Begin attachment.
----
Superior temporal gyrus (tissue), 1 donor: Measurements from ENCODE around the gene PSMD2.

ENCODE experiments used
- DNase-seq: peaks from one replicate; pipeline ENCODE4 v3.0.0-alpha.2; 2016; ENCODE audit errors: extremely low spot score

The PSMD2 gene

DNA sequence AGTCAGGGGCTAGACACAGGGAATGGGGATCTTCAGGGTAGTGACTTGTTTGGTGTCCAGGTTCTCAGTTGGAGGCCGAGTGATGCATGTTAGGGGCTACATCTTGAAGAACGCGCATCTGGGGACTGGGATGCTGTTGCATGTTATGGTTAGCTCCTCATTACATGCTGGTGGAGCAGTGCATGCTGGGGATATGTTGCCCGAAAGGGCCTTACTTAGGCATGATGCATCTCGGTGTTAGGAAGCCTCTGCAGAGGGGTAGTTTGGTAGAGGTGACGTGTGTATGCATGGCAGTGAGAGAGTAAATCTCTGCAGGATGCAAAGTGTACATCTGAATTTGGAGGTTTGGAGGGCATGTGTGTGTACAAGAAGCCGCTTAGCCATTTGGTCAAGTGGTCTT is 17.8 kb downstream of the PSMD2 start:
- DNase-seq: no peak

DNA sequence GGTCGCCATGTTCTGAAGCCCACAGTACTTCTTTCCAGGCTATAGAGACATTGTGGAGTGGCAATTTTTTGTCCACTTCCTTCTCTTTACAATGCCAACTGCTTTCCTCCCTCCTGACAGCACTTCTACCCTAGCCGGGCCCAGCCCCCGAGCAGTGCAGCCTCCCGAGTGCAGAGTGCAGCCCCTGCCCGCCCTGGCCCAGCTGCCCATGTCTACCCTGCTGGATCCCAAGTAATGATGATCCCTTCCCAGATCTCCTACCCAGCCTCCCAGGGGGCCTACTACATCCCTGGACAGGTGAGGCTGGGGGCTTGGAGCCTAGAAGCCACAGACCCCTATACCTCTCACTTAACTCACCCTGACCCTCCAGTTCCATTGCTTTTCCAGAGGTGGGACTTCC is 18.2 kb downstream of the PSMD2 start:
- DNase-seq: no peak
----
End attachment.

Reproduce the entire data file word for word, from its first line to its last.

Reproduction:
Superior temporal gyrus (tissue), 1 donor: Measurements from ENCODE around the gene PSMD2.

ENCODE experiments used
- DNase-seq: peaks from one replicate; pipeline ENCODE4 v3.0.0-alpha.2; 2016; ENCODE audit errors: extremely low spot score

The PSMD2 gene

DNA sequence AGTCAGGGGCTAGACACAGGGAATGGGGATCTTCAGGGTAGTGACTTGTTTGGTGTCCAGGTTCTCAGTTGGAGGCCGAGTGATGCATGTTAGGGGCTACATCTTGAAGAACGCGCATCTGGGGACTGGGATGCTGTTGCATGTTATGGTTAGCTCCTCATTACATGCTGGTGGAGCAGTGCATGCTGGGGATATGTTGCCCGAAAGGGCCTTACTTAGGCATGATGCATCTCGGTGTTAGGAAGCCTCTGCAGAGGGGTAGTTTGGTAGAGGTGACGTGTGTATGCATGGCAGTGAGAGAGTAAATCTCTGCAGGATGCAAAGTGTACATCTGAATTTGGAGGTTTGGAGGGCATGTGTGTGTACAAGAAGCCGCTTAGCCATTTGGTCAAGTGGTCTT is 17.8 kb downstream of the PSMD2 start:
- DNase-seq: no peak

DNA sequence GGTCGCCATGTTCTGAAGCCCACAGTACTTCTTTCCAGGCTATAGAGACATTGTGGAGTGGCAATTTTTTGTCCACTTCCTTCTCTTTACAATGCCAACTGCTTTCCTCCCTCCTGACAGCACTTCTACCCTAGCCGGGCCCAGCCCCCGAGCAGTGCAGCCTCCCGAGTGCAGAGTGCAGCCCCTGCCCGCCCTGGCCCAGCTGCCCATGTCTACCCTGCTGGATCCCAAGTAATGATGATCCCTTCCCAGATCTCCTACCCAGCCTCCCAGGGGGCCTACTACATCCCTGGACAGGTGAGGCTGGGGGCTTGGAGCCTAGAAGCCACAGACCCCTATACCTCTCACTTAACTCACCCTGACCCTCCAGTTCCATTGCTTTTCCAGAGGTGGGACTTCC is 18.2 kb downstream of the PSMD2 start:
- DNase-seq: no peak